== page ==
But, remember the facts. This is about dark chocolate – not milk chocolate. And if you wash your chocolate down with a glass of milk, that also reduces any health benefits because the absorption is dramatically lowered. Not to mention, chocolate is caloric, so please…everything in moderation.
Deciding on a wine for dinner but want to make sure it compliments your chocolate selection? Hmmm, but do chocolate and wine really go well – can you pair them? Yes, you can pair wine and chocolate – how’s that for a fantastic Valentine’s Day? As a general guide, pair full-bodied red wines with dark chocolates.
Dark, bittersweet and semisweet pair well with Syrah, Zinfandel and Tawney Ports.
Milk chocolates pair well with dessert wines, Riesling and Sauvignon Blanc.
Eat it Straight Up or Cook With It?
Both! I’m not just talking baking either. You will find chocolate in savory dishes like Mole Sauce (Mexican) or even with a rub on a pork belly or pot roast. The possibilities are endless when it comes to creating dishes with this versatile ingredient.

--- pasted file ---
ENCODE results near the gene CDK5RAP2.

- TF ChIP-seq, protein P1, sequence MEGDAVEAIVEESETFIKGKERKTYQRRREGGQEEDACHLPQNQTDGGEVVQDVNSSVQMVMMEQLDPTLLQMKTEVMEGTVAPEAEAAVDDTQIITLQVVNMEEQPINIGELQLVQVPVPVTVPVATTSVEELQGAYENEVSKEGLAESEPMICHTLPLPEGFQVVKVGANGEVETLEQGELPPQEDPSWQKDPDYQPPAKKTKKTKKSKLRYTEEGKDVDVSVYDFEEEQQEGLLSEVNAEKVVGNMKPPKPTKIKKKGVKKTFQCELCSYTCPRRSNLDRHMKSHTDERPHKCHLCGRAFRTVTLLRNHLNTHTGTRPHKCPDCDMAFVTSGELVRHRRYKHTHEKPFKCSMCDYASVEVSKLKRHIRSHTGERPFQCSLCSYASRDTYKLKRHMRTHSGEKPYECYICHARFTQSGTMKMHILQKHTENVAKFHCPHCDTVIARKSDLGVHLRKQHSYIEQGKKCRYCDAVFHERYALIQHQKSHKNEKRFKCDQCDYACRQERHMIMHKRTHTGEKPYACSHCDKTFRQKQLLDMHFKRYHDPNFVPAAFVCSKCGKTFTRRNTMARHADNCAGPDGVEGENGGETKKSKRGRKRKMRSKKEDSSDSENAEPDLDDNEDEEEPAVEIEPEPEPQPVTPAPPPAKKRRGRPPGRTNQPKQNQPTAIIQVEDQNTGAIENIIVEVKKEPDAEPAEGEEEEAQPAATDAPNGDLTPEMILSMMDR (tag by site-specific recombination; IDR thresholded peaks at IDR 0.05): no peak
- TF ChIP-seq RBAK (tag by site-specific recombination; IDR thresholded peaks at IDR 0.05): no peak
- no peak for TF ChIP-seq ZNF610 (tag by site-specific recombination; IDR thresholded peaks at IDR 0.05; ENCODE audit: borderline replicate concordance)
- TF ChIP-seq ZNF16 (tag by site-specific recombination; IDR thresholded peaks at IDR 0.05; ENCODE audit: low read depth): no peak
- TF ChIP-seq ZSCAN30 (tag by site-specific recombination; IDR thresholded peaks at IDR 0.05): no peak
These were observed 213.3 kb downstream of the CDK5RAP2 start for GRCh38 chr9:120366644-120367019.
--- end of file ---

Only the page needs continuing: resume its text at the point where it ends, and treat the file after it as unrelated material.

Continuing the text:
Need to Satisfy A Chocolate Craving?
Here is a great article from Sparkpeople - 27 Sensible Ways to Satisfy Your Chocolate Cravings. These treats are only 60 – 160 calories per serving, including Silk Light Chocolate Soy Milk (90 calories), Skinny Cow Fudge Bar (100 calories), and Chocolate Cheerios & skim milk (140 calories).
Try This Recipe on for Size:
Not only will you get a good kick out of my husband making his first dessert, these will satisfy your chocolate cravings and your Valentine’s dessert. If this has peaked your chocolate curiosity, visit allchocolate.com for more things chocolate.